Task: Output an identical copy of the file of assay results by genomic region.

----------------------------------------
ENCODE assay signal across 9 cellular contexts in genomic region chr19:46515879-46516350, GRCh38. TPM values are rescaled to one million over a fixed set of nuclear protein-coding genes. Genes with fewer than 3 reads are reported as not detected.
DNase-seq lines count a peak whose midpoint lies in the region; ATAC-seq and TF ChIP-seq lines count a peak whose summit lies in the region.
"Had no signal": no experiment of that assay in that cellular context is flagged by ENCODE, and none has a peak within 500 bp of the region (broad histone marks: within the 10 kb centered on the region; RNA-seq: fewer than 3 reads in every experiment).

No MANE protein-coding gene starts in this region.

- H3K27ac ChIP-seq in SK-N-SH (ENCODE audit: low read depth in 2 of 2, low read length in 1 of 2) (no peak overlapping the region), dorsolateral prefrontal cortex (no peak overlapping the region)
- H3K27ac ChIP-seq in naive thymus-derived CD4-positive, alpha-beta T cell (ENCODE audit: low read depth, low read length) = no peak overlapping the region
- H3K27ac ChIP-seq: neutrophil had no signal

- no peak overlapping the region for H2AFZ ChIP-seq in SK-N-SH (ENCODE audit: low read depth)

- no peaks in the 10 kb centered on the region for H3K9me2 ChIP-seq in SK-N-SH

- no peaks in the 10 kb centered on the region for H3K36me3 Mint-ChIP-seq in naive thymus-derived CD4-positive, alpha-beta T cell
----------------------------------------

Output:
ENCODE assay signal across 9 cellular contexts in genomic region chr19:46515879-46516350, GRCh38. TPM values are rescaled to one million over a fixed set of nuclear protein-coding genes. Genes with fewer than 3 reads are reported as not detected.
DNase-seq lines count a peak whose midpoint lies in the region; ATAC-seq and TF ChIP-seq lines count a peak whose summit lies in the region.
"Had no signal": no experiment of that assay in that cellular context is flagged by ENCODE, and none has a peak within 500 bp of the region (broad histone marks: within the 10 kb centered on the region; RNA-seq: fewer than 3 reads in every experiment).

No MANE protein-coding gene starts in this region.

- H3K27ac ChIP-seq in SK-N-SH (ENCODE audit: low read depth in 2 of 2, low read length in 1 of 2) (no peak overlapping the region), dorsolateral prefrontal cortex (no peak overlapping the region)
- H3K27ac ChIP-seq in naive thymus-derived CD4-positive, alpha-beta T cell (ENCODE audit: low read depth, low read length) = no peak overlapping the region
- H3K27ac ChIP-seq: neutrophil had no signal

- no peak overlapping the region for H2AFZ ChIP-seq in SK-N-SH (ENCODE audit: low read depth)

- no peaks in the 10 kb centered on the region for H3K9me2 ChIP-seq in SK-N-SH

- no peaks in the 10 kb centered on the region for H3K36me3 Mint-ChIP-seq in naive thymus-derived CD4-positive, alpha-beta T cell